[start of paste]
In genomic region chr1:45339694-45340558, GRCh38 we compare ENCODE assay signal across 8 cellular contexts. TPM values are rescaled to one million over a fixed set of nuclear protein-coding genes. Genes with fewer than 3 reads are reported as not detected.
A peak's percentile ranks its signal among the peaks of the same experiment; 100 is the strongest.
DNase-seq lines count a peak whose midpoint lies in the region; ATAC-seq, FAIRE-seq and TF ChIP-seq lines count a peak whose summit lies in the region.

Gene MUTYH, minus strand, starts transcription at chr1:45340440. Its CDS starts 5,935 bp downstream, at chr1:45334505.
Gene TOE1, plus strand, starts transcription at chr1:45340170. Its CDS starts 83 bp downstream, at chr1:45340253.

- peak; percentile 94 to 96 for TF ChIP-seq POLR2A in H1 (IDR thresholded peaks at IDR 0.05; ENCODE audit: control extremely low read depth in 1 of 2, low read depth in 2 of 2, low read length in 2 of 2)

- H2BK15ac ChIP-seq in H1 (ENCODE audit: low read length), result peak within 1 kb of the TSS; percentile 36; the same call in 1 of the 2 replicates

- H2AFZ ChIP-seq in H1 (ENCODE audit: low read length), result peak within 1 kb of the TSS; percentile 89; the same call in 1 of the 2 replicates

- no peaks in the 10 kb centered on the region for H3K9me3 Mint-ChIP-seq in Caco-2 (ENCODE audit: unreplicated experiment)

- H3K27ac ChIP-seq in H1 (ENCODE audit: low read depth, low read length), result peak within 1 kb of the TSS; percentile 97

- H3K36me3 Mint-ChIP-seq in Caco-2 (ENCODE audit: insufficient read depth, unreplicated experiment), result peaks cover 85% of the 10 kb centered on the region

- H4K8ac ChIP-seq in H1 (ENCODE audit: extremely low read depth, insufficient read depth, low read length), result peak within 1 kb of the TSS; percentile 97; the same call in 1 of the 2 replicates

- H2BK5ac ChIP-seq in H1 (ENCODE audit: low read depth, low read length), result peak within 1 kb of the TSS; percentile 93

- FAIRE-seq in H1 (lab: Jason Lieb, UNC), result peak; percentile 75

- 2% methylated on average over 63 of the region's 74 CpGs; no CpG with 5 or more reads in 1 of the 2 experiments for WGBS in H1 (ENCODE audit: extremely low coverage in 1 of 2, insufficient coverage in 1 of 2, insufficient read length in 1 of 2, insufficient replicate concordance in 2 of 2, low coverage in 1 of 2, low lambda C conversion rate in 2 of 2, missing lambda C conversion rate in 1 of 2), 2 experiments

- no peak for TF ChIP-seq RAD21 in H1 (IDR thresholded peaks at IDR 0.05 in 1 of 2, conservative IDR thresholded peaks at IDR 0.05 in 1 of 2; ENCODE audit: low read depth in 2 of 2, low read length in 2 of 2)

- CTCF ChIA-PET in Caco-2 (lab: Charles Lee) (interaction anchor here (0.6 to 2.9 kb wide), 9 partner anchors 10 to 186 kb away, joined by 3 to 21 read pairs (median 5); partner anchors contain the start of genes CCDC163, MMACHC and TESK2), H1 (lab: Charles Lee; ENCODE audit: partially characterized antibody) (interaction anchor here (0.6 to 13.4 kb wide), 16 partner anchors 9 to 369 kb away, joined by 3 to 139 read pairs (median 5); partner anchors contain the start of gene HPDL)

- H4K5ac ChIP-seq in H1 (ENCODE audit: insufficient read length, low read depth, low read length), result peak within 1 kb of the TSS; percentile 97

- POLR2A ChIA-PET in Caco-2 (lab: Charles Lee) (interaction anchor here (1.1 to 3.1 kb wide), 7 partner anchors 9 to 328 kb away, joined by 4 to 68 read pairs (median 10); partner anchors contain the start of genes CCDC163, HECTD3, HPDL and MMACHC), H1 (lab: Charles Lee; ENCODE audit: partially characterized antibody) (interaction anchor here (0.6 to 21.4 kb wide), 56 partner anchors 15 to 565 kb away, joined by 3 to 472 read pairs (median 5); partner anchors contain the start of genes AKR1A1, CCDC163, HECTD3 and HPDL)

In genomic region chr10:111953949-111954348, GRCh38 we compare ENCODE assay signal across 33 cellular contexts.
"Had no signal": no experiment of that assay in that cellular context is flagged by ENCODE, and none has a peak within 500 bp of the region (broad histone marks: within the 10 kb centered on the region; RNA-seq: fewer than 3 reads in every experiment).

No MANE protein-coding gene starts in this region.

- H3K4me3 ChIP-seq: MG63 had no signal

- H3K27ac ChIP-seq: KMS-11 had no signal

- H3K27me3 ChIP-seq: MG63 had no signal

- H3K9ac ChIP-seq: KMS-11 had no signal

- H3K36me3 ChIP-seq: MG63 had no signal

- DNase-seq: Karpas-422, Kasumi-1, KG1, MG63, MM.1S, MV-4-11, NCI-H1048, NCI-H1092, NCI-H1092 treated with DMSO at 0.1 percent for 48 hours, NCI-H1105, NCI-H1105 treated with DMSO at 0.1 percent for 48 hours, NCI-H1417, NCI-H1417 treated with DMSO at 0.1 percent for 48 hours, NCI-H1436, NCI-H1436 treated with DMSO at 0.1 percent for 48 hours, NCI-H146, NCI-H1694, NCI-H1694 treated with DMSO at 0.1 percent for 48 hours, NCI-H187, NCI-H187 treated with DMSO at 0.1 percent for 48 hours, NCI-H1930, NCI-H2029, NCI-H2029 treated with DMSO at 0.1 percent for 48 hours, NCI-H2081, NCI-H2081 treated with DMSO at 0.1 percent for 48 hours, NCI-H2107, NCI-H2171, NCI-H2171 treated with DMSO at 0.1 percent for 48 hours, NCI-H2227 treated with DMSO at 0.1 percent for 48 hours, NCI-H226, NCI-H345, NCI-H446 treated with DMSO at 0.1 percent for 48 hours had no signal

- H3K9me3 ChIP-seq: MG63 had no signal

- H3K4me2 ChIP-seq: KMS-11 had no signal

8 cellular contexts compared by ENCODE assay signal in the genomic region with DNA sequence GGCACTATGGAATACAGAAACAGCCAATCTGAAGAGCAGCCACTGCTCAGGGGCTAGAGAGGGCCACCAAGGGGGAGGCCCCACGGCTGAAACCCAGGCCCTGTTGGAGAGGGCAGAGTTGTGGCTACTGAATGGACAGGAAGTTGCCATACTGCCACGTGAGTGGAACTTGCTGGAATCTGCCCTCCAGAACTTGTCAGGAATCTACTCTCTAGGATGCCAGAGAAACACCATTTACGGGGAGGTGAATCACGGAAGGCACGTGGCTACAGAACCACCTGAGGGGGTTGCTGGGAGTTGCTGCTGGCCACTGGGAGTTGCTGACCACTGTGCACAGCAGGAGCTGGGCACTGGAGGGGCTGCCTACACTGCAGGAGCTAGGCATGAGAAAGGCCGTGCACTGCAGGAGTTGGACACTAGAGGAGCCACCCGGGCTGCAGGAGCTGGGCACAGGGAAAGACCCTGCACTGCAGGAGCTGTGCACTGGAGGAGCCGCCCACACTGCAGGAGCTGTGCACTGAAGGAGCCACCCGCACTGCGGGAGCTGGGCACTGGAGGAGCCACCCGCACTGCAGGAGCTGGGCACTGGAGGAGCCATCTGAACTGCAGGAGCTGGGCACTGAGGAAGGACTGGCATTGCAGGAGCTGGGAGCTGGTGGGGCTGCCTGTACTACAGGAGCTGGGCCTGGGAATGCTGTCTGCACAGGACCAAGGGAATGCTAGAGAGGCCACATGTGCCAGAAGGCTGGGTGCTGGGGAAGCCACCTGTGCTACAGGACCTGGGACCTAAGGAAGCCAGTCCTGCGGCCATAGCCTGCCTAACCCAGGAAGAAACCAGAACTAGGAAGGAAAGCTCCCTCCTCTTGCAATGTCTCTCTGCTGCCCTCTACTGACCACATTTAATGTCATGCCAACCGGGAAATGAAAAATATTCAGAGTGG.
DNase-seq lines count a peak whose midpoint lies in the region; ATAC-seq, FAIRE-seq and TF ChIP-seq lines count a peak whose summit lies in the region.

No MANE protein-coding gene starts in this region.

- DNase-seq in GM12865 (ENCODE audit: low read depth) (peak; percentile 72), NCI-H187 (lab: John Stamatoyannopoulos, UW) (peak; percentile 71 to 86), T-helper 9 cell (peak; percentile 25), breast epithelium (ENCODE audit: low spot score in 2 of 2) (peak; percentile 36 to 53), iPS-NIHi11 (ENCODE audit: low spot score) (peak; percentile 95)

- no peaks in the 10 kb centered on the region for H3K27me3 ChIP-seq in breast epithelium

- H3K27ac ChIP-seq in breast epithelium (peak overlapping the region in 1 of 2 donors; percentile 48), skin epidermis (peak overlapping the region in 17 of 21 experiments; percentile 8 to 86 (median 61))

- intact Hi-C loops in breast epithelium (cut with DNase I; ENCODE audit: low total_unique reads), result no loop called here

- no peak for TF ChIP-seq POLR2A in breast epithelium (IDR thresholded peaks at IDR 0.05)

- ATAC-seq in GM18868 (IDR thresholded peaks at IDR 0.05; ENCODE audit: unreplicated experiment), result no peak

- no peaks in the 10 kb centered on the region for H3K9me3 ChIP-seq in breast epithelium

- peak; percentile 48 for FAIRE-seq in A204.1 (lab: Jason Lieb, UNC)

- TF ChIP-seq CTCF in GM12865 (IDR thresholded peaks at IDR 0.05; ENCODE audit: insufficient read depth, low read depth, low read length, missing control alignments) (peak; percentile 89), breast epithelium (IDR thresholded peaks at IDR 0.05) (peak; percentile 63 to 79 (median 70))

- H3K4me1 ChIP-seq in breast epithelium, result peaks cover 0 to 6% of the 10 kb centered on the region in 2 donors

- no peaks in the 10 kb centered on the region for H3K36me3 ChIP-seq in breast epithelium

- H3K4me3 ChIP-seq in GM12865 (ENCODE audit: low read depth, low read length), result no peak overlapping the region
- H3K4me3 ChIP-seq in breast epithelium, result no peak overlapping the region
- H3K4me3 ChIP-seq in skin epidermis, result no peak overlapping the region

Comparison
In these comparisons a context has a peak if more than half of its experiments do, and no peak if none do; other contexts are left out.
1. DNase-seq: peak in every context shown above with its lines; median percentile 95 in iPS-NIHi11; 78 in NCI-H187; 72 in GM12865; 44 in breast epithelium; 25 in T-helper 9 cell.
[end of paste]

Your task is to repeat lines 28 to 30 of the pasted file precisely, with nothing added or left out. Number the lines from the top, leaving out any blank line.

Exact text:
- DNase-seq: Karpas-422, Kasumi-1, KG1, MG63, MM.1S, MV-4-11, NCI-H1048, NCI-H1092, NCI-H1092 treated with DMSO at 0.1 percent for 48 hours, NCI-H1105, NCI-H1105 treated with DMSO at 0.1 percent for 48 hours, NCI-H1417, NCI-H1417 treated with DMSO at 0.1 percent for 48 hours, NCI-H1436, NCI-H1436 treated with DMSO at 0.1 percent for 48 hours, NCI-H146, NCI-H1694, NCI-H1694 treated with DMSO at 0.1 percent for 48 hours, NCI-H187, NCI-H187 treated with DMSO at 0.1 percent for 48 hours, NCI-H1930, NCI-H2029, NCI-H2029 treated with DMSO at 0.1 percent for 48 hours, NCI-H2081, NCI-H2081 treated with DMSO at 0.1 percent for 48 hours, NCI-H2107, NCI-H2171, NCI-H2171 treated with DMSO at 0.1 percent for 48 hours, NCI-H2227 treated with DMSO at 0.1 percent for 48 hours, NCI-H226, NCI-H345, NCI-H446 treated with DMSO at 0.1 percent for 48 hours had no signal

- H3K9me3 ChIP-seq: MG63 had no signal

- H3K4me2 ChIP-seq: KMS-11 had no signal